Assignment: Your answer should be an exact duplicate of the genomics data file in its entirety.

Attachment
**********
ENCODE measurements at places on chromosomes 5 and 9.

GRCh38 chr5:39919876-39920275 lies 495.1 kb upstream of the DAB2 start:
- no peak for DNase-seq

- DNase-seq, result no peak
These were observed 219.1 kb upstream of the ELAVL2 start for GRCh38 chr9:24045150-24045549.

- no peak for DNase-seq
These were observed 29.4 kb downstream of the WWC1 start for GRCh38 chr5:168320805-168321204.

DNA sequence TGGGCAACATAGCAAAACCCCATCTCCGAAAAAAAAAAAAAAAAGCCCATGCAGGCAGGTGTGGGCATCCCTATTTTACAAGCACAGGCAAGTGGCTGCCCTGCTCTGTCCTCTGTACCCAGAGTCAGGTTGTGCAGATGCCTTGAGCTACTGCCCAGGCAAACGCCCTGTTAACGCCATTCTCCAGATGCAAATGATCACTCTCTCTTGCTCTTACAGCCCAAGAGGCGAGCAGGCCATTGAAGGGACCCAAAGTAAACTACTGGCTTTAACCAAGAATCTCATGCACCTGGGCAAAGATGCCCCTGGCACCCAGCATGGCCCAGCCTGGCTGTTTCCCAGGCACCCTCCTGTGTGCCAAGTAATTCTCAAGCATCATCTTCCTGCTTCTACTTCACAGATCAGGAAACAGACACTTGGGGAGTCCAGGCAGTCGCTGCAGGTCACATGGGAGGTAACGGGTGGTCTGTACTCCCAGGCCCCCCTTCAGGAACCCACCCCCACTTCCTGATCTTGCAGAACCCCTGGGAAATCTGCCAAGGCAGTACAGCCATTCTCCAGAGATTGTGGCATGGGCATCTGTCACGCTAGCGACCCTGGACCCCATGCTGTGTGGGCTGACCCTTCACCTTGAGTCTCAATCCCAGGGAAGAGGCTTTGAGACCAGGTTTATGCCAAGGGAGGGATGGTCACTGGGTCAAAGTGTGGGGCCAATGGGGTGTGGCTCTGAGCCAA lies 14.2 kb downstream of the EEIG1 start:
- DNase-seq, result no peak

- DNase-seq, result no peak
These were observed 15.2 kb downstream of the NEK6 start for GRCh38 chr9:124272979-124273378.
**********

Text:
ENCODE measurements at places on chromosomes 5 and 9.

GRCh38 chr5:39919876-39920275 lies 495.1 kb upstream of the DAB2 start:
- no peak for DNase-seq

- DNase-seq, result no peak
These were observed 219.1 kb upstream of the ELAVL2 start for GRCh38 chr9:24045150-24045549.

- no peak for DNase-seq
These were observed 29.4 kb downstream of the WWC1 start for GRCh38 chr5:168320805-168321204.

DNA sequence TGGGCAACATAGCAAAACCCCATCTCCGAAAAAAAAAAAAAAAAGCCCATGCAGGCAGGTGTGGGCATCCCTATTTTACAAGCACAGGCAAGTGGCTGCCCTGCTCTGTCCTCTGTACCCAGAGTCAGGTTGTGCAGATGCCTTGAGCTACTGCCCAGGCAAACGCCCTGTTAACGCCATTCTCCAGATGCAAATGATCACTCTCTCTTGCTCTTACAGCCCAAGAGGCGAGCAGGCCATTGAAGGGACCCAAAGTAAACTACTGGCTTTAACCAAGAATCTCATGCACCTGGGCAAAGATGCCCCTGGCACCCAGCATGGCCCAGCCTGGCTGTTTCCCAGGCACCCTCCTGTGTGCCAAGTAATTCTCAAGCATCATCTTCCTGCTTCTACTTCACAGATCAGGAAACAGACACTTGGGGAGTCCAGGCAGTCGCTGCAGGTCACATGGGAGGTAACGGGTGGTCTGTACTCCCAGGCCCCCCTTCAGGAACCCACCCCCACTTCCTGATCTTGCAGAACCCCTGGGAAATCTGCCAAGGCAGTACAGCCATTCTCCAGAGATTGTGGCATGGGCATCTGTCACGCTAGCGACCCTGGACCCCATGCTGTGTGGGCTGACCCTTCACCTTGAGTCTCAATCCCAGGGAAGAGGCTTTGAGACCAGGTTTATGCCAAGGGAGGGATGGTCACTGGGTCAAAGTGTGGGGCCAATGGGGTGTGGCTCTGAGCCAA lies 14.2 kb downstream of the EEIG1 start:
- DNase-seq, result no peak

- DNase-seq, result no peak
These were observed 15.2 kb downstream of the NEK6 start for GRCh38 chr9:124272979-124273378.